Logically, if this Interior Ministry hiring policy is confirmed, it could well be seen in conjunction with the reluctance of many existing Iraqi forces to fight against fellow-Iraqis in Sadr City, and their possible replacement by more motivated forces, implying a ratcheting up of the possibilities for a new round of civil war. And if in fact the new police chief in Basra is in fact a former Baath official, the implication might well be the same.

And meanwhile, it is worth noting that Sunni Arabs in the Mosul area have the same kind of civil-war/fitna concerns about a major Peshmerga role side by side with US forces in the coming battle to regain central-government control of Mosul from a variety of Sunni Arab resistance groups. See this warning from the Red Crescent last month. And there is this report in Azzaman today in which Mosul-area tribes are described as concerned about the sectarian loyalties of military units sent from Baghdad in the coming fight:
In Mosul, the Tribal Council of the governate of Ninawa [mainly Sunni] asked the government to open the door to volunteers from the city of Mosul [to join] the armed forces in order to guarantee the protection of the city from a variety of threats to it. A spokesman for the tribes said: "We are concerned about the effects of operations by military units sent from Baghdad. It is well-known that [the Iraqi army] is penetrated or melded with militias right up to its leadership sectors. That is a screaming outrage to the city, and responsibility for the results will be laid to the Maliki government if it does not take speedy action to get away from the dynamics of militias and parties and certain influential persons in the government".
So that's the picture. Maliki closing ranks with his allies the Supreme Council (Badr Corps) and the Kurdish parties (Peshmerga), while those on the outside (Sadrists in Sadr City, and Sunni tribes in Ninawa/Mosul) see trouble.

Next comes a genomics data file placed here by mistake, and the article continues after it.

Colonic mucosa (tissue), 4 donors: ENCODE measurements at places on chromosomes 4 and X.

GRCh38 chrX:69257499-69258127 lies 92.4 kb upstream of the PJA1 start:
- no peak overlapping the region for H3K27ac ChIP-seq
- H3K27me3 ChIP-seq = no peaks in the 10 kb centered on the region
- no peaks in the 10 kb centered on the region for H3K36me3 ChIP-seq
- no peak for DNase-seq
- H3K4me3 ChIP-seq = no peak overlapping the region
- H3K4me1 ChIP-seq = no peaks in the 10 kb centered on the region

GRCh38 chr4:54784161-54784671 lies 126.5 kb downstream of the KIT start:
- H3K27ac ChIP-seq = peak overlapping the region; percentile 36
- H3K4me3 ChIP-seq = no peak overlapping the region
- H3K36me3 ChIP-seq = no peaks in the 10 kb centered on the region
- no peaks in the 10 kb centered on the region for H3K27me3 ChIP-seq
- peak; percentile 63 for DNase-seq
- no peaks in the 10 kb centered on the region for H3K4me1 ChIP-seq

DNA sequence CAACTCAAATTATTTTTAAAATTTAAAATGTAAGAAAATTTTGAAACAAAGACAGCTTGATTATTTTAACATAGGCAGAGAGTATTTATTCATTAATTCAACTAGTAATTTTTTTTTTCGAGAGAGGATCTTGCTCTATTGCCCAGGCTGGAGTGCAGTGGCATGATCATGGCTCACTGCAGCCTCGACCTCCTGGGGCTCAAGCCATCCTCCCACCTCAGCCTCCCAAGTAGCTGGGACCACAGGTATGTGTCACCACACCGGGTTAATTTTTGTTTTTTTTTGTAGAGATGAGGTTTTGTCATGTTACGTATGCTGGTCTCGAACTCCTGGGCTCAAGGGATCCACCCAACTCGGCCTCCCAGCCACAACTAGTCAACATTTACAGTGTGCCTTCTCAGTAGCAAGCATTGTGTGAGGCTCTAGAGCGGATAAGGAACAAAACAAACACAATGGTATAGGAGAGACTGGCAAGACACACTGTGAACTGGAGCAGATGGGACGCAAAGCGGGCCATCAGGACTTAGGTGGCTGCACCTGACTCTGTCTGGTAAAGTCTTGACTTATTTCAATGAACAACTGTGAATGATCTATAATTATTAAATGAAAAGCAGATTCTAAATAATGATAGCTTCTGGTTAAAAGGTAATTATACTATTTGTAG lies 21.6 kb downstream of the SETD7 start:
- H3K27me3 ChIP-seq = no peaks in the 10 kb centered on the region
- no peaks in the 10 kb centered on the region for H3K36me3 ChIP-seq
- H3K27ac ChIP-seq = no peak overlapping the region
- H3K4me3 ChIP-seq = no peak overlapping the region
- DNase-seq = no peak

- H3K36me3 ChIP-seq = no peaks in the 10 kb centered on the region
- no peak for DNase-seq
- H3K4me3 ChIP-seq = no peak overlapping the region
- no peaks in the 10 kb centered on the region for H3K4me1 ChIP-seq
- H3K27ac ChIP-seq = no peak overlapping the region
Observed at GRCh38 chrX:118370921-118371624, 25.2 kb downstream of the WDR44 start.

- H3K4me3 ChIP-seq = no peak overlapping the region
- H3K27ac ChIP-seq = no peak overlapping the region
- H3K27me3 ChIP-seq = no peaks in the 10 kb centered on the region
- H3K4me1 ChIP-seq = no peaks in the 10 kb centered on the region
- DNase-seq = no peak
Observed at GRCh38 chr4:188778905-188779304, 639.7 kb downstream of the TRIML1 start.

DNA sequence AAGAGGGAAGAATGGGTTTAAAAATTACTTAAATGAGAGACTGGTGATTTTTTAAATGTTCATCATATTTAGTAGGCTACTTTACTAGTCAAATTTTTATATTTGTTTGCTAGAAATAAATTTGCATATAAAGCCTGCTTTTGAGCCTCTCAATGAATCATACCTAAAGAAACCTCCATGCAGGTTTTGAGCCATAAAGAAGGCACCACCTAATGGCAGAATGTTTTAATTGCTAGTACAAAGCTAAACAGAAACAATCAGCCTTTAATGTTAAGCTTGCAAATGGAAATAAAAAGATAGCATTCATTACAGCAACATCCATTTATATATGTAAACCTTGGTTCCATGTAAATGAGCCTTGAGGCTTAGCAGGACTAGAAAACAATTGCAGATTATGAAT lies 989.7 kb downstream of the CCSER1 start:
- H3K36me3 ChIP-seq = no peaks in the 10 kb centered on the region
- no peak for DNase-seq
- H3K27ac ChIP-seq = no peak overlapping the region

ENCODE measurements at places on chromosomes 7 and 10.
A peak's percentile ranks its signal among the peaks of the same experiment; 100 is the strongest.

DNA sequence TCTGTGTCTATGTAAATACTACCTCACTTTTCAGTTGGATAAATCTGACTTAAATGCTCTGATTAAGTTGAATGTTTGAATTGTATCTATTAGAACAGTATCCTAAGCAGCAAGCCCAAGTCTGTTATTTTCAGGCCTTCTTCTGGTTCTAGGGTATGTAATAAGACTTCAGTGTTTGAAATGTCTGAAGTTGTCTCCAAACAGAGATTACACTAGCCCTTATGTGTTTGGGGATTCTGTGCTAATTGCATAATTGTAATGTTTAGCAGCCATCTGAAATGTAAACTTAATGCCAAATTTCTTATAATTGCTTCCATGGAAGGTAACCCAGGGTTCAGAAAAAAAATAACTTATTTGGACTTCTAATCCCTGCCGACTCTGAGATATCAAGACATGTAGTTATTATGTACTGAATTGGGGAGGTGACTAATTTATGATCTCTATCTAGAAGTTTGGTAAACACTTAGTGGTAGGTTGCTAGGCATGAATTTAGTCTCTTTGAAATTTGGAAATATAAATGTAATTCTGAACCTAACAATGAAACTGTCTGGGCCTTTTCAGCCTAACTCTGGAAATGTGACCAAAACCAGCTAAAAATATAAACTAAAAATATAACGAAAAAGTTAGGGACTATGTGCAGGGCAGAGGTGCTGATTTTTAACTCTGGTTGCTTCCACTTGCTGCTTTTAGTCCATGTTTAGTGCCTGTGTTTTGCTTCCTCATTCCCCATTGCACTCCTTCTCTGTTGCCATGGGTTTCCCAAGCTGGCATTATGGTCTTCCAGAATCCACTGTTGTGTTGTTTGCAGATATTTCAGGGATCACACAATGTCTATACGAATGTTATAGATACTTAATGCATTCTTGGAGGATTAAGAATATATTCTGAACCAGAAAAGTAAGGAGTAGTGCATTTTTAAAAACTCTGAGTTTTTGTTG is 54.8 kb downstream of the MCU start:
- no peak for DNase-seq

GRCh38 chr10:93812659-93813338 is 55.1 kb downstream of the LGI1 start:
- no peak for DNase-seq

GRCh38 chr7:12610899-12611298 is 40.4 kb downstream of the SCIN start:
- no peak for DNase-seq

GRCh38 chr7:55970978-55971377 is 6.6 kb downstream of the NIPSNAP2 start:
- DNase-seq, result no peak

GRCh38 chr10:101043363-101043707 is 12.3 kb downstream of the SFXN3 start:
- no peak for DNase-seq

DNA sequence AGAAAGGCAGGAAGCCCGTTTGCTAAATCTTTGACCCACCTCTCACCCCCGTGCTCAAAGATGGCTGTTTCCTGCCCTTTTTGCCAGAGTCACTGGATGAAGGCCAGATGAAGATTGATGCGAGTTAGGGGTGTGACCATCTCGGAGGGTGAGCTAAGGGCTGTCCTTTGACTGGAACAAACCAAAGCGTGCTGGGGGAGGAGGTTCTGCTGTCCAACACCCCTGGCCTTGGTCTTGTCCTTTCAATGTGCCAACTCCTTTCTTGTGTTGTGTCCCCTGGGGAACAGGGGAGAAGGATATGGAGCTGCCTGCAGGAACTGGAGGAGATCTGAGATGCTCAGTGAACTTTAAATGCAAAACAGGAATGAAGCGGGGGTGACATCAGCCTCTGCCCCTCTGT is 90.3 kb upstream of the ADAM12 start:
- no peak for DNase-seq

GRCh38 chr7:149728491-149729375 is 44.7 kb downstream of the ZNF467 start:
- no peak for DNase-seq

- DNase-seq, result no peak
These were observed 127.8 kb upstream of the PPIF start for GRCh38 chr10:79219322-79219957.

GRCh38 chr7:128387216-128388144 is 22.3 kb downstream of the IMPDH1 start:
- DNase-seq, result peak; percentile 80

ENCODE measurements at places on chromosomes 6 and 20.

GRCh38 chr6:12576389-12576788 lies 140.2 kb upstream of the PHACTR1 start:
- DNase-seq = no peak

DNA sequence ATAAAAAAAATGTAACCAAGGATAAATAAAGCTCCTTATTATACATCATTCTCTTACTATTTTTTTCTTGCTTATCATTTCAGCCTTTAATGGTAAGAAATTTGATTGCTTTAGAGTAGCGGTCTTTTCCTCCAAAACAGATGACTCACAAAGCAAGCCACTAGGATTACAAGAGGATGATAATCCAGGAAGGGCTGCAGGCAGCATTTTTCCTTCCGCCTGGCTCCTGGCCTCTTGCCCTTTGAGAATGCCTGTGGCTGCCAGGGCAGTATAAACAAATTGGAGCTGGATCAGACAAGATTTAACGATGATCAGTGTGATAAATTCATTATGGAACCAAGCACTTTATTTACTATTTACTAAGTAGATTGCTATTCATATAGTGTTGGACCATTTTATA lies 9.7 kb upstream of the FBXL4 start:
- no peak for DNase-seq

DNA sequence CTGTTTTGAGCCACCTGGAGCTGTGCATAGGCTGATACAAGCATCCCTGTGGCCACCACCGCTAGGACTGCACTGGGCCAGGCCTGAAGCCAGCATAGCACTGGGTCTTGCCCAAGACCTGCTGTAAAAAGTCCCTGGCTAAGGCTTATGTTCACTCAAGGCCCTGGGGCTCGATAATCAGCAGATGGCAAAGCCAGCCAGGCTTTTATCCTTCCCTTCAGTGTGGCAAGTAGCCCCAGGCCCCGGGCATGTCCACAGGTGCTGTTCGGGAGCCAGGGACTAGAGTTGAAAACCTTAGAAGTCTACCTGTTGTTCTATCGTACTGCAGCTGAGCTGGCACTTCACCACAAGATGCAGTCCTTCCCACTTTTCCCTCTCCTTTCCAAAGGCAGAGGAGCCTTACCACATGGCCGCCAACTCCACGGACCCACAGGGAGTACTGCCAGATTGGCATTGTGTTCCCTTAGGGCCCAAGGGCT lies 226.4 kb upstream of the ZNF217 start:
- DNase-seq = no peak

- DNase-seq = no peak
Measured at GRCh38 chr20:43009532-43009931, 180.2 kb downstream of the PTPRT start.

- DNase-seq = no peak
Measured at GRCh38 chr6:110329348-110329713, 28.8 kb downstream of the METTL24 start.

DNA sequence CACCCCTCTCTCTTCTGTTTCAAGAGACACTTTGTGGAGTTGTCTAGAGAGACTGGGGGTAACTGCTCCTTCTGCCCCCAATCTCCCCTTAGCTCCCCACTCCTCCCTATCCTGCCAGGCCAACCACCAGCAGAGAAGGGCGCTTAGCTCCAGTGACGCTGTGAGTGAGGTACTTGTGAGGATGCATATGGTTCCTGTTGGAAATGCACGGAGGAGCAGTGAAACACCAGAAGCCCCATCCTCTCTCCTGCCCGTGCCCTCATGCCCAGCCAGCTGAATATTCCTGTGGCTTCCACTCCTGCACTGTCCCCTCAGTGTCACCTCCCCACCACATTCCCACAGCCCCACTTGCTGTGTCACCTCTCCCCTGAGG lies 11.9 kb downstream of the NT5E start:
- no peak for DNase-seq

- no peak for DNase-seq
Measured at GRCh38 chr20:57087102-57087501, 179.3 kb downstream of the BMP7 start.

Needless to say, the debate raging between the war party and the Democratic policy establishment about what would happen if the US were to declare a withdrawal schedule bears no relation to any of this. That's because it is a debate about something that isn't going to happen, rather than a debate about what is in fact happening.

Here are the results of my request yesterday for comments on the US role in fomenting a Gaza-type civil war via a combination of airstrikes and Awakening councils in Sadr City:

Juan Cole: no response
Marc Lynch: no response *

Is it possible that the Democratic Party is on board with this, and that's why it isn't being raised as an issue? I don't know.

* Marc Lynch has now graced me with reply of sorts, on his website. Unable to hide a degree of irritation about the lack of a prior e-mail, he promises not to write about this issue, in order to teach me a lesson! But I think he honors me excessively when he calls these posts a grand theory of civil-war promotion. They are about Sadr City (where today VOI says at least 300 have been killed and 1621 injured in the American-led attacks since March 25, without any significant mention of this by big-circulation left), with today some further questions, including about the plans for Mosul.